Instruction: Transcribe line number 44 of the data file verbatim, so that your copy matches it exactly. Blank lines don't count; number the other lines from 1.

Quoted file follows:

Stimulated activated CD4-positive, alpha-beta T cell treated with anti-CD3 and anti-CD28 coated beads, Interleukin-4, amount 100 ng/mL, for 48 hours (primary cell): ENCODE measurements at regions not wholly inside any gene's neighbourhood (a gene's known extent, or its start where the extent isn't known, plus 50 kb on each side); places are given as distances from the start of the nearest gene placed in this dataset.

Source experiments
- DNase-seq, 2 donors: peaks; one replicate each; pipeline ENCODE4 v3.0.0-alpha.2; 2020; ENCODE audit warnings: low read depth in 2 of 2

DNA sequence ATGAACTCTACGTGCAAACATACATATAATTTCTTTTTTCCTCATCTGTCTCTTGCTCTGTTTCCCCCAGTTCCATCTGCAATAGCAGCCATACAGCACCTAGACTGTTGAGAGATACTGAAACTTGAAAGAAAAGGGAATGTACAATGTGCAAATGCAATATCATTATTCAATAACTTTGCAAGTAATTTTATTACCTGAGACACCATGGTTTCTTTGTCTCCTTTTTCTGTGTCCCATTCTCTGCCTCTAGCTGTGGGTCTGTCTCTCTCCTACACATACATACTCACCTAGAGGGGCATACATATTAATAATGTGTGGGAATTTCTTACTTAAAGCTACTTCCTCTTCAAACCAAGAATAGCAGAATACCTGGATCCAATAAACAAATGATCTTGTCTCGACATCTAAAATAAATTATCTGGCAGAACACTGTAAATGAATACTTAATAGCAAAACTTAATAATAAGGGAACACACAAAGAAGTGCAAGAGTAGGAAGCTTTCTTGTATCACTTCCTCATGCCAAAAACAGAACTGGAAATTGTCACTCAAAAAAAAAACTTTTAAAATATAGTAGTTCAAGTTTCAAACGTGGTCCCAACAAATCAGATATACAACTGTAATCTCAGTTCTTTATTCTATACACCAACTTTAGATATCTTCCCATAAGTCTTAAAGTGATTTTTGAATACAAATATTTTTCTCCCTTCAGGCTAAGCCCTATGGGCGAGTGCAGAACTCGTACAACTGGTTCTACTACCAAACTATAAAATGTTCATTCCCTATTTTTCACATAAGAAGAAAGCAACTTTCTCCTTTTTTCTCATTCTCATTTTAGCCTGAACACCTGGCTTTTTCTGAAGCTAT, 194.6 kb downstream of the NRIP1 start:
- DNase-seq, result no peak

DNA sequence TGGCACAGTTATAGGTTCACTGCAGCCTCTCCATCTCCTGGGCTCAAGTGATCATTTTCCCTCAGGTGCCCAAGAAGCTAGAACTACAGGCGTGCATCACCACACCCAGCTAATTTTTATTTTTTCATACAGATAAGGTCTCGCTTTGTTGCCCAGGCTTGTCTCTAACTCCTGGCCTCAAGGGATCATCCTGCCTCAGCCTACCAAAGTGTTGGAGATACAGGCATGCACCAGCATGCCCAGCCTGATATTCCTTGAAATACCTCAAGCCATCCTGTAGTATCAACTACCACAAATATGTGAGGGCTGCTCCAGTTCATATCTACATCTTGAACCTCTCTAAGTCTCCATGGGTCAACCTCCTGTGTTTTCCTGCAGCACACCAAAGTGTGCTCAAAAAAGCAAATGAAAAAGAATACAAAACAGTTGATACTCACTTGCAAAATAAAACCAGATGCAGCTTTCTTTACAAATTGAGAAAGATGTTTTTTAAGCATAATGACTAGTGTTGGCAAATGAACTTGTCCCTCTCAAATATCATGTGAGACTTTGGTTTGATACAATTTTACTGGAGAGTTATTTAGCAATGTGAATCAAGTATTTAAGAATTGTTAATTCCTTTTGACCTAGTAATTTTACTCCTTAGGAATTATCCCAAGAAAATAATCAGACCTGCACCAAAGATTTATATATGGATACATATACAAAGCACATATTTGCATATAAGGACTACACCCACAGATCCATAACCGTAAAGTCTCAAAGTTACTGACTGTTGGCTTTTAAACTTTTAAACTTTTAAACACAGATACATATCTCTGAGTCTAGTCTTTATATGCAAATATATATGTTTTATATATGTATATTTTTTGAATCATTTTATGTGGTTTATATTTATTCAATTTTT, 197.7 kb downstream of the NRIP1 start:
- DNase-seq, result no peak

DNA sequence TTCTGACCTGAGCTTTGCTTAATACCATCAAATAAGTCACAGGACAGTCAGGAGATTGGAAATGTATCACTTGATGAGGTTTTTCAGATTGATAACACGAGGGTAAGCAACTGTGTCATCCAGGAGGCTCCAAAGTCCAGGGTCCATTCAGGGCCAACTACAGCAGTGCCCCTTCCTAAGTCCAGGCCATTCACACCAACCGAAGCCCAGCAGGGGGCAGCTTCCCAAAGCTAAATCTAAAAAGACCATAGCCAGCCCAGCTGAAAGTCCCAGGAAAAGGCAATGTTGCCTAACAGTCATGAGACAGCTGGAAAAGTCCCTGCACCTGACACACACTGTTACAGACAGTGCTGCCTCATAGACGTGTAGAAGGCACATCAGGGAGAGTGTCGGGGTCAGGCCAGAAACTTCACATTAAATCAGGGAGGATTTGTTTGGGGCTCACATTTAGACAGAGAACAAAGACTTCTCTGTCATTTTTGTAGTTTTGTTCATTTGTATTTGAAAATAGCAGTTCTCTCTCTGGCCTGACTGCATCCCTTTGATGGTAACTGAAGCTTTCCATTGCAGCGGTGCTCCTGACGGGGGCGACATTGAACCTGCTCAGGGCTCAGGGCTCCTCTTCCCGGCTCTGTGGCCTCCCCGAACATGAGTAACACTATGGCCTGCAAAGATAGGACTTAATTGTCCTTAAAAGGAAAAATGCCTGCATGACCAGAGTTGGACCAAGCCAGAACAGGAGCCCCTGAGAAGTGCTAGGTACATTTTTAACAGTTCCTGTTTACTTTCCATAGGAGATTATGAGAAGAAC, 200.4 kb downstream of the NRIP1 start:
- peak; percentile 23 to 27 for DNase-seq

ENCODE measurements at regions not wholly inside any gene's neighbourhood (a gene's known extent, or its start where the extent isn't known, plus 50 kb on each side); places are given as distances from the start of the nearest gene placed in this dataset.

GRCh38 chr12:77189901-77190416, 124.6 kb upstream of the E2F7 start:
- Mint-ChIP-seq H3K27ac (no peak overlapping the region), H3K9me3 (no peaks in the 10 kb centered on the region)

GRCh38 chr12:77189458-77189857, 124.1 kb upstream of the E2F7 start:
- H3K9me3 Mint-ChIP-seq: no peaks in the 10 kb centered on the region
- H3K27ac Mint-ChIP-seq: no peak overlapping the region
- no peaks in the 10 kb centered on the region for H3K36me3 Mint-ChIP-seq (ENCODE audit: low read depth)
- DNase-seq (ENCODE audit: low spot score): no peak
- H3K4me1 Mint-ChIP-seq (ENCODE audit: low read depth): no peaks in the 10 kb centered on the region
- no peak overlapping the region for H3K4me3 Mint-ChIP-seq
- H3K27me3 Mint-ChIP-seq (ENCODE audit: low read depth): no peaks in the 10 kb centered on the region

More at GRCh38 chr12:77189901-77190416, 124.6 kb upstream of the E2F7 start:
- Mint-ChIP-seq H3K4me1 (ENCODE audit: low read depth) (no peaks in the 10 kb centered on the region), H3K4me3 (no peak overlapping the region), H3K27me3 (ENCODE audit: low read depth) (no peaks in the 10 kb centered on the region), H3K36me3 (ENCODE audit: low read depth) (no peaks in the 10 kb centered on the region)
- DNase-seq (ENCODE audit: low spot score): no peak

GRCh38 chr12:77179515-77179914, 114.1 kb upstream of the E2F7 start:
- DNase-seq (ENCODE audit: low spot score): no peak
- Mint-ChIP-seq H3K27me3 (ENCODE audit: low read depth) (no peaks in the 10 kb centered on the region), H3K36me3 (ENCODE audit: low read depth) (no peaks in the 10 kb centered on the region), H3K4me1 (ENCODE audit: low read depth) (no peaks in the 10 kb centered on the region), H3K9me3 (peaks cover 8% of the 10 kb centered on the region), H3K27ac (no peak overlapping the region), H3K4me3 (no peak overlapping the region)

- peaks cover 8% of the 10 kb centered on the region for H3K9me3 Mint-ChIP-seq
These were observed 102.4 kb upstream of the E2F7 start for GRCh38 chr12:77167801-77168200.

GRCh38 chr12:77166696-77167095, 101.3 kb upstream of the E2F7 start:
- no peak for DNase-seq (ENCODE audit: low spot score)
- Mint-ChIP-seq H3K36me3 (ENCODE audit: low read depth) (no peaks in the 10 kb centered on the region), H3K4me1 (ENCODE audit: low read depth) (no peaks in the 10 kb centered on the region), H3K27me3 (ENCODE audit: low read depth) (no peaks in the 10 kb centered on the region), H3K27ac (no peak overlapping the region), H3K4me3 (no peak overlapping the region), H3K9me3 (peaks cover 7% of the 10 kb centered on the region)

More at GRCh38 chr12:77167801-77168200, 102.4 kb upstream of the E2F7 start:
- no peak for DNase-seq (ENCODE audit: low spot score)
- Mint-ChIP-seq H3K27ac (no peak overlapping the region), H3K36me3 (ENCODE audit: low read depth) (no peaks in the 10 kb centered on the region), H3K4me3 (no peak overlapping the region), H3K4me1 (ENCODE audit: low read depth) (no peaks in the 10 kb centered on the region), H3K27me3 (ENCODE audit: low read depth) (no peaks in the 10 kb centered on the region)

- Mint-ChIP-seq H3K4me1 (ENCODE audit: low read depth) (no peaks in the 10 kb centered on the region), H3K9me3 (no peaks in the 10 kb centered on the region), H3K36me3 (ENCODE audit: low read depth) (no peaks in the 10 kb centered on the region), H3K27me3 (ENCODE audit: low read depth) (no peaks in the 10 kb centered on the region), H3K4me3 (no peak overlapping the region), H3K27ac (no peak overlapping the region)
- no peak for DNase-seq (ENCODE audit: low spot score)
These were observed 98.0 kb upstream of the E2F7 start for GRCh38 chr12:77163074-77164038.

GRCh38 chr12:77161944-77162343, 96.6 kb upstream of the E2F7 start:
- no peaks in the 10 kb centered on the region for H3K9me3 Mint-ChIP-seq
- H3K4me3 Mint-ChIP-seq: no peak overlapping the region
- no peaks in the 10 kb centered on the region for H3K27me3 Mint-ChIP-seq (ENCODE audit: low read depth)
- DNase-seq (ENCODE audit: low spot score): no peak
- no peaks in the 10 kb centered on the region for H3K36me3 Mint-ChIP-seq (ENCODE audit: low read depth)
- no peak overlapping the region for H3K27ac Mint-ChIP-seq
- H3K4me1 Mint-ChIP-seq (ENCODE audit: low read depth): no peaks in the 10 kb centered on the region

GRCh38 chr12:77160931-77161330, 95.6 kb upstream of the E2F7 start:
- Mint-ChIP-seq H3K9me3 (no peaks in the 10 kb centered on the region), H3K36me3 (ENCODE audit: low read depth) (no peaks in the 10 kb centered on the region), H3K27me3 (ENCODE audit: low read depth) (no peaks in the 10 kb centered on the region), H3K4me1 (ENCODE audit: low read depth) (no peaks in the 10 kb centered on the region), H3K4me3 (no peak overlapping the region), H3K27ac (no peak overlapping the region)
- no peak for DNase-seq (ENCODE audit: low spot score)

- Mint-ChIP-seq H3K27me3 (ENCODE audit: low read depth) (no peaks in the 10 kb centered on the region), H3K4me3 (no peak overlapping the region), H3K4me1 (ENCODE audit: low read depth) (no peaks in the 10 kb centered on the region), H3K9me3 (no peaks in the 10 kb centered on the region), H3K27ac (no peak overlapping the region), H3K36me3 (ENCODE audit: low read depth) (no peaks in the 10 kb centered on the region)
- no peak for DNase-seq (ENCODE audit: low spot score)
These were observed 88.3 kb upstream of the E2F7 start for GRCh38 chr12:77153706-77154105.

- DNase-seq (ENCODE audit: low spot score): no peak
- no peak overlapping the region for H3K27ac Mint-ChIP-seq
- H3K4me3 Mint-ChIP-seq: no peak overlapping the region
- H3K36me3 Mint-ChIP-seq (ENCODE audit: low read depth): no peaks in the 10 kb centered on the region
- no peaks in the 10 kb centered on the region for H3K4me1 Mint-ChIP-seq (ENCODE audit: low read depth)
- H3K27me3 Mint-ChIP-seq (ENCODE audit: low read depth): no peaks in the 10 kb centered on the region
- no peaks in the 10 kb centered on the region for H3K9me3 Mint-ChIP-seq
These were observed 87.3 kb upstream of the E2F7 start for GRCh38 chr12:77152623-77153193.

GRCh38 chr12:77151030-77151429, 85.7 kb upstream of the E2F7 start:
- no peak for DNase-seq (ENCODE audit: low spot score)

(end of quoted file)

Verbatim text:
- no peak overlapping the region for H3K27ac Mint-ChIP-seq